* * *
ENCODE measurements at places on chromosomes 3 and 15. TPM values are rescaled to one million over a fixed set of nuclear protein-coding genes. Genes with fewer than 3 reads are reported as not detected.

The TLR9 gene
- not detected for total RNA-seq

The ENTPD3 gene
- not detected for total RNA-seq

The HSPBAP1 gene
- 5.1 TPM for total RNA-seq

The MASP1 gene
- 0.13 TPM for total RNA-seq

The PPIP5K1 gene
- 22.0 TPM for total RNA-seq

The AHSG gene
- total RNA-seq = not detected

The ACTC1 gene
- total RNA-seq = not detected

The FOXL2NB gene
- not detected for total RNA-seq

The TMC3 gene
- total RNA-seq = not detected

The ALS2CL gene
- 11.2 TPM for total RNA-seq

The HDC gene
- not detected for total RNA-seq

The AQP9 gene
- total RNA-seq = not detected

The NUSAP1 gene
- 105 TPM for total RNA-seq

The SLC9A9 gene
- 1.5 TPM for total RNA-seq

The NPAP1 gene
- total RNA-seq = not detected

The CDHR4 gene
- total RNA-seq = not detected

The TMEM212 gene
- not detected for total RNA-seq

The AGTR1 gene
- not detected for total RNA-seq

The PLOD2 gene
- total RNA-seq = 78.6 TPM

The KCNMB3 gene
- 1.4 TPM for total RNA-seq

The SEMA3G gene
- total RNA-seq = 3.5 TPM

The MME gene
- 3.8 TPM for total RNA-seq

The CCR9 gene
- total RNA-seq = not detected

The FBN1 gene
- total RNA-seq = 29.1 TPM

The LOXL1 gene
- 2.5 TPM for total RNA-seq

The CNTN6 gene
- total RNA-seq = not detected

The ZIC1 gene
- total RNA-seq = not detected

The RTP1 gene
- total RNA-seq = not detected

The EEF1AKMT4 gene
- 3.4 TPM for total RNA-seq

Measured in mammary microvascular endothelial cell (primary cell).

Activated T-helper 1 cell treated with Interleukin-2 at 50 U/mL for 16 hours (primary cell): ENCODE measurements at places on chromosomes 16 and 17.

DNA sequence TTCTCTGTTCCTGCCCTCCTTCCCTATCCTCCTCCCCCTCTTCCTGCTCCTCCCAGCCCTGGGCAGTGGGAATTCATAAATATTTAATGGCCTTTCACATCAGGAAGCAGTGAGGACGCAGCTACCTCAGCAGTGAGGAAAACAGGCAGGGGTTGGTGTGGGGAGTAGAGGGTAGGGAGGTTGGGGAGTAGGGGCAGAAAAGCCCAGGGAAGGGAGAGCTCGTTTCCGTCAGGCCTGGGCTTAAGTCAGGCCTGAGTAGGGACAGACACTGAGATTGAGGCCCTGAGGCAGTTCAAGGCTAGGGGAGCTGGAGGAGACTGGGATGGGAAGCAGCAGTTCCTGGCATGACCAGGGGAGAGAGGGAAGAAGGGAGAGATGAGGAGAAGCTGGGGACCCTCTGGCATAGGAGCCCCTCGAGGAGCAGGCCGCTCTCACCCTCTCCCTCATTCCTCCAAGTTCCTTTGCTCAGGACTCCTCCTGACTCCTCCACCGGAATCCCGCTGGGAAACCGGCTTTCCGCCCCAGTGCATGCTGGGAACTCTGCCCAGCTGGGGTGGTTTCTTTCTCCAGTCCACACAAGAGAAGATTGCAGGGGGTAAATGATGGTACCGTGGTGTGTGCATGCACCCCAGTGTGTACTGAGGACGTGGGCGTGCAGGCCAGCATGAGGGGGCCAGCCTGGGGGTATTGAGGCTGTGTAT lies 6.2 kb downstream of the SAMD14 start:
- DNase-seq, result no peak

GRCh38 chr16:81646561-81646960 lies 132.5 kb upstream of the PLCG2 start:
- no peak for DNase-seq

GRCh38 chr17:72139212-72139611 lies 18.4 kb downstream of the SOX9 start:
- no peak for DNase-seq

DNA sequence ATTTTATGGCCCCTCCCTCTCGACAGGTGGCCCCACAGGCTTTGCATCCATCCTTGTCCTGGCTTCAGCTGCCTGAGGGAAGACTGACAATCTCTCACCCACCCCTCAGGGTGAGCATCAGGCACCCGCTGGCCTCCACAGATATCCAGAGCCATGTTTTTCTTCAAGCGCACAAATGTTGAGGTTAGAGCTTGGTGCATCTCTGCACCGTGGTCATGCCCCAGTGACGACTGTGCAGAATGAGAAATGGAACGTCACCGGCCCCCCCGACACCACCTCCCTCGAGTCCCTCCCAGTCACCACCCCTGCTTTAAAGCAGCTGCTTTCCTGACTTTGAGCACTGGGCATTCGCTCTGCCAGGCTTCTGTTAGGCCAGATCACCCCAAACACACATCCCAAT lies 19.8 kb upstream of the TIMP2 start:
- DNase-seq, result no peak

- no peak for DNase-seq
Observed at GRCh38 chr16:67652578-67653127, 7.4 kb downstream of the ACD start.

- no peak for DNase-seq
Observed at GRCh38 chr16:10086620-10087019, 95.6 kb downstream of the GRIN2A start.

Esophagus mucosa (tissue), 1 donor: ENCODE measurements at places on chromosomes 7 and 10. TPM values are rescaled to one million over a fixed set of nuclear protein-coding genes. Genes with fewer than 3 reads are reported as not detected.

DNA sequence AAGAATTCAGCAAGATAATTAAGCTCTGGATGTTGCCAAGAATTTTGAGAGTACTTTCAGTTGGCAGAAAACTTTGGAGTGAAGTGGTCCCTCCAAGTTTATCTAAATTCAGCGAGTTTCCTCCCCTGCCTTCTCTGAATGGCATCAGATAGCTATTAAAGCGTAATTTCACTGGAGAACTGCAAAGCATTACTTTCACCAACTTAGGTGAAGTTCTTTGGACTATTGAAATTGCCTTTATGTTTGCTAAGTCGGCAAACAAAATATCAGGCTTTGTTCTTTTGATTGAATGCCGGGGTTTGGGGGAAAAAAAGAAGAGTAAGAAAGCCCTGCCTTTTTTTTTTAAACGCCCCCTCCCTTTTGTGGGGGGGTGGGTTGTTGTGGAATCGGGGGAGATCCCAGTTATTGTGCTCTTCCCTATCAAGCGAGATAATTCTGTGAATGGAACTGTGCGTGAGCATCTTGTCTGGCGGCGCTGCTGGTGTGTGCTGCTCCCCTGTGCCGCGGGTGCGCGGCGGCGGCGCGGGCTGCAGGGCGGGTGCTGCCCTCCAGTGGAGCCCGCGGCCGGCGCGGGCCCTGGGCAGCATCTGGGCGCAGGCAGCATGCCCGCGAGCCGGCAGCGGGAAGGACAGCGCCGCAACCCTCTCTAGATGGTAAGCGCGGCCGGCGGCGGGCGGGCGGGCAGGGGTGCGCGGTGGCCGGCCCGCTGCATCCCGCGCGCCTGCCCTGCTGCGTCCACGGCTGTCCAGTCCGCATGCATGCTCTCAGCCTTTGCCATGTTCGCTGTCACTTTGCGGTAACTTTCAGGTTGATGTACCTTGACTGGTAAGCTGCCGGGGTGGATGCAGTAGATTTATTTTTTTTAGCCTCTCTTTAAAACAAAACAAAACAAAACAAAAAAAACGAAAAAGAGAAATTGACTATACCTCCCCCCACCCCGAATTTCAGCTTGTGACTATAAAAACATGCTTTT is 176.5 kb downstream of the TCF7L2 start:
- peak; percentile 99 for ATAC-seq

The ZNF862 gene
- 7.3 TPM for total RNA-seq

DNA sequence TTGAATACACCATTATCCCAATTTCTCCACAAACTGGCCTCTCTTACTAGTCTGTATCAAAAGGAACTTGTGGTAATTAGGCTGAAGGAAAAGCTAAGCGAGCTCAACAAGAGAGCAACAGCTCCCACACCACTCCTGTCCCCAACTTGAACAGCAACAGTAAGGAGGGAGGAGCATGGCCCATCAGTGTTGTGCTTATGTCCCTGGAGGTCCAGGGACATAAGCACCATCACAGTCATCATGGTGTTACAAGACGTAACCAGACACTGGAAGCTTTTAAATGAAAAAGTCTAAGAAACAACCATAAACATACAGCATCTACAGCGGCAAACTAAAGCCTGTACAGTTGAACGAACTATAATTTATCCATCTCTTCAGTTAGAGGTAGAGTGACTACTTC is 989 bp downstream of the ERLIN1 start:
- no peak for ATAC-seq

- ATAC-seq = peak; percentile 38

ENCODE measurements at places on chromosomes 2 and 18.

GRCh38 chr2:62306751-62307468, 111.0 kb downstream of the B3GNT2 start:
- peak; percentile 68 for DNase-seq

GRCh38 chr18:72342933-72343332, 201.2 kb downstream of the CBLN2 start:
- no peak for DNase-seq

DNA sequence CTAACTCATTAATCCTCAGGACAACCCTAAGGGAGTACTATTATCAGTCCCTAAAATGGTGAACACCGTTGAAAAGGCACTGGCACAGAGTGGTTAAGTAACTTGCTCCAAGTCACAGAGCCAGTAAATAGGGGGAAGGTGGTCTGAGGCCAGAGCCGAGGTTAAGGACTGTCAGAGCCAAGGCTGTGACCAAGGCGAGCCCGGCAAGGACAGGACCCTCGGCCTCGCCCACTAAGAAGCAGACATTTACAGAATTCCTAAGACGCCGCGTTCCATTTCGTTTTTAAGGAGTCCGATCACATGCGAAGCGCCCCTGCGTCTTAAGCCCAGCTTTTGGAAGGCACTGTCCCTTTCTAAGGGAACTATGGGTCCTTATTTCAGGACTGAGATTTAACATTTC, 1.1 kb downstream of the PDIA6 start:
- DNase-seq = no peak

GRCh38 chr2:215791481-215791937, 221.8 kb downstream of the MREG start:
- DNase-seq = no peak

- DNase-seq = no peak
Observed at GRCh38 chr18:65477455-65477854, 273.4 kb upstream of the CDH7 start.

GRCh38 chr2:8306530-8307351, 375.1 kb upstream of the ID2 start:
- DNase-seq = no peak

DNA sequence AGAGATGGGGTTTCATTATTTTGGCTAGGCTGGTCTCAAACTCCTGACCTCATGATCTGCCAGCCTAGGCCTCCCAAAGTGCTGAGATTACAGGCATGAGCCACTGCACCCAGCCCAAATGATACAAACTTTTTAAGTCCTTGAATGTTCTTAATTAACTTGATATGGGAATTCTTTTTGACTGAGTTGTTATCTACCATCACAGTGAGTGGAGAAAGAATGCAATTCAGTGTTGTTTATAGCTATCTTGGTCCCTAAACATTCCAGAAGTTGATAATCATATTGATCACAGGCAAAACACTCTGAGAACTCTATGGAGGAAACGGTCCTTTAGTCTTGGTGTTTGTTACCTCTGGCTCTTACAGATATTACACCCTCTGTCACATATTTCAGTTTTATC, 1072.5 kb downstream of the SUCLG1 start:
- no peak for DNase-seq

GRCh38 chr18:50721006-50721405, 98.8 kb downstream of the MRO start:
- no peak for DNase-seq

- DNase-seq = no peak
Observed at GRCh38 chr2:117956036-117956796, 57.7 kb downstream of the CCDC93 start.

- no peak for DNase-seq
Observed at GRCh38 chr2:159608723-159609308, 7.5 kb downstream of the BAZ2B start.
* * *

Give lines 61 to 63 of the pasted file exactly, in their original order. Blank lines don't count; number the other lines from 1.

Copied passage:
Activated T-helper 1 cell treated with Interleukin-2 at 50 U/mL for 16 hours (primary cell): ENCODE measurements at places on chromosomes 16 and 17.

DNA sequence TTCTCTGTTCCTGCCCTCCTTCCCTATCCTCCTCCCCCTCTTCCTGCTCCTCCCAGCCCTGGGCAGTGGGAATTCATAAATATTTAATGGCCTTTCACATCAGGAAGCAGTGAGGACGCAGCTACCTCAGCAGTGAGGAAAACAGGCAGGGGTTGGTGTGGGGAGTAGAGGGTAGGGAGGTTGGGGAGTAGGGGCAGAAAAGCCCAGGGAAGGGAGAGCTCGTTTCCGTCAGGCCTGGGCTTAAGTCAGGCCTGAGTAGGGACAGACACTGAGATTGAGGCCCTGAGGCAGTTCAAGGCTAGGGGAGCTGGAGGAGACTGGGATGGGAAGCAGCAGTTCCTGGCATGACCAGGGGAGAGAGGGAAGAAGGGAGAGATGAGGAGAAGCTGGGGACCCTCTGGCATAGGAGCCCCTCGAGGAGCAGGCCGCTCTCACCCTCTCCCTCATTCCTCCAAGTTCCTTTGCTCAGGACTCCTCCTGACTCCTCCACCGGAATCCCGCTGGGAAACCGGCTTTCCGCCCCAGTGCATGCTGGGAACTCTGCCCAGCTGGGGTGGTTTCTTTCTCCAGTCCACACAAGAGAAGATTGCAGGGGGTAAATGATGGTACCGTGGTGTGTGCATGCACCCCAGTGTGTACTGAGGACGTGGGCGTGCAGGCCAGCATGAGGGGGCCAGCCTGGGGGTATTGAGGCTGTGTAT lies 6.2 kb downstream of the SAMD14 start:
- DNase-seq, result no peak